Annette Messager: Casino – image from Art Knowledge News
After our London Eye ride, we walked over to the nearby Southbank Centre and left the granddaughters to play with their Opa. Elisa and I went into the Hayward Gallery to see the Annette Messager: The Messengers exhibition.
Since this was a 40-year retrospective of the French artist’s work, we first met numerous tiny sketches, scribbles and cutouts covering walls and floors, and my thought was ‘gosh, if I’d kept every tiny scrap of everything I ever did in my life, I’d need a warehouse to store them.’ She obviously has one, for she’s amassed a huge body of work. It is fascinating to see the development of the artist’s work over the decades, from her interest in stuffed toys, animals, birds, children’s stories, photographs and drawings of children and women’s faces, human parts, and increasingly, broken parts, like the stuff of nightmares or physical abuse and violence. Good thing we did not take the children in for some of it would have been too disturbing for them.
Elisa, also an artist, commented that so many of Messager’s installations of hanging pieces reminded her of the work of one of her favourite artists, Christian Boltanski, who so happens to be Messager’s partner. For the both of us, the most moving installation had to be Messager’s Casino, first shown at the Venice Biennale in 2005. We sat there in front of it for long minutes, breathing in time with the seeming breathing action of the installation itself, almost like being inside a rich red living being, or something underwater slowly moving to the rhythm of ocean waves. It also made me think of a human embryo in the mother’s womb.
I generally like to view an exhibition without too much reading of print material until afterwards in order to respond with my own sensitivities and art experience. Sometimes Messager’s complex work is hard to understand but to me that’s the power and mystery of good art, the leaving of openings for the personal responses of the viewer. Reading about it later has enriched the experience for me.
I was excited at this opportunity to see this artist’s work as I’d first read about Annette Messager at Threading Thoughts about two years ago and found her work even then very exciting, disturbing and compelling. Olga is always a very articulate and understanding reviewer of the many exhibitions she visits. Unfortunately for us, she removes her older posts so we don’t have the link anymore, but I’m grateful to that introduction to a most powerful artist.
Here are some quotes by the artist, from the exhibition brochure in print and online:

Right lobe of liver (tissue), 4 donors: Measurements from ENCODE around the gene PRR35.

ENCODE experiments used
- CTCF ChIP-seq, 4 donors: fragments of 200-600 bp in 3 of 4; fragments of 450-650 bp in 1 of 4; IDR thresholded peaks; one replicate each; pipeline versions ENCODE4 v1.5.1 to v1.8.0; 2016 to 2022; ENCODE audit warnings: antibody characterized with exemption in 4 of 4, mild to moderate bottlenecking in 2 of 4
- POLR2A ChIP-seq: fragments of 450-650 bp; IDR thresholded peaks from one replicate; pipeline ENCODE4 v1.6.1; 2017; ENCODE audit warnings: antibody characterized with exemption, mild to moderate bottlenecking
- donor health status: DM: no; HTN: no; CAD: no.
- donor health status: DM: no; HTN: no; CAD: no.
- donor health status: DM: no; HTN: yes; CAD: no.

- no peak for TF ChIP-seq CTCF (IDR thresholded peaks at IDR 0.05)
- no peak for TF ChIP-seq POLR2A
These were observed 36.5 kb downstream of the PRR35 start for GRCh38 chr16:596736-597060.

For me, it’s a ‘natural’ gesture to rip bodies apart, cut them up… I always feel that my identity as a woman and as an artist is divided, disintegrated, fragmented, and never linear, always multifaceted…always pictures of parts of bodies, fragments and closeups… I always perceive the body in fragments.
I only wanted to use materials that you would be likely to find in a home, an attic: a ball of wool, coloured pencils, fabric, as if there were a kind of sequestration in the desire to be an artist.
I like to tell stories. I like clichés. Children’s stories are monstrous. Psychoanalytically, our entire society is encapsulated in fairy tales. I’ve always been interested in them and they are often one of my points of departure.
It’s been three months since I saw this exhibition. I took no notes or photos so some of my memories are a bit blurry, so apologies for that. I’ve talked about some of my impressions and responses more than specific descriptions about the work. There is a wealth of information online about the artist and her work, far better than I can write. If it interests you to learn more please see some of the links provided at the bottom.
We were unable to get into the bookstore for just as we came out of the exhibition rooms there was an announcement that everyone was to exit the building. Fire? Terrorism? No explanation was given. Ah well, I was saved from the temptation of buying more catalogues or art books of which I have far far too many. I do have a small brochure but the illustrations are limited, hence I’ve had to go online to find a photo to post here, but the photos do not do justice to the experience, especially the Casino one shown above.
There have been been comments here of how many museums in London are free, but this one was not. Elisa’s Southbank membership did not allow guests free entry as she’d thought so I paid up, grateful for the seniors’ discount for 60 plus, something that seemed more common in the UK than in Canada where you usually have to be 65.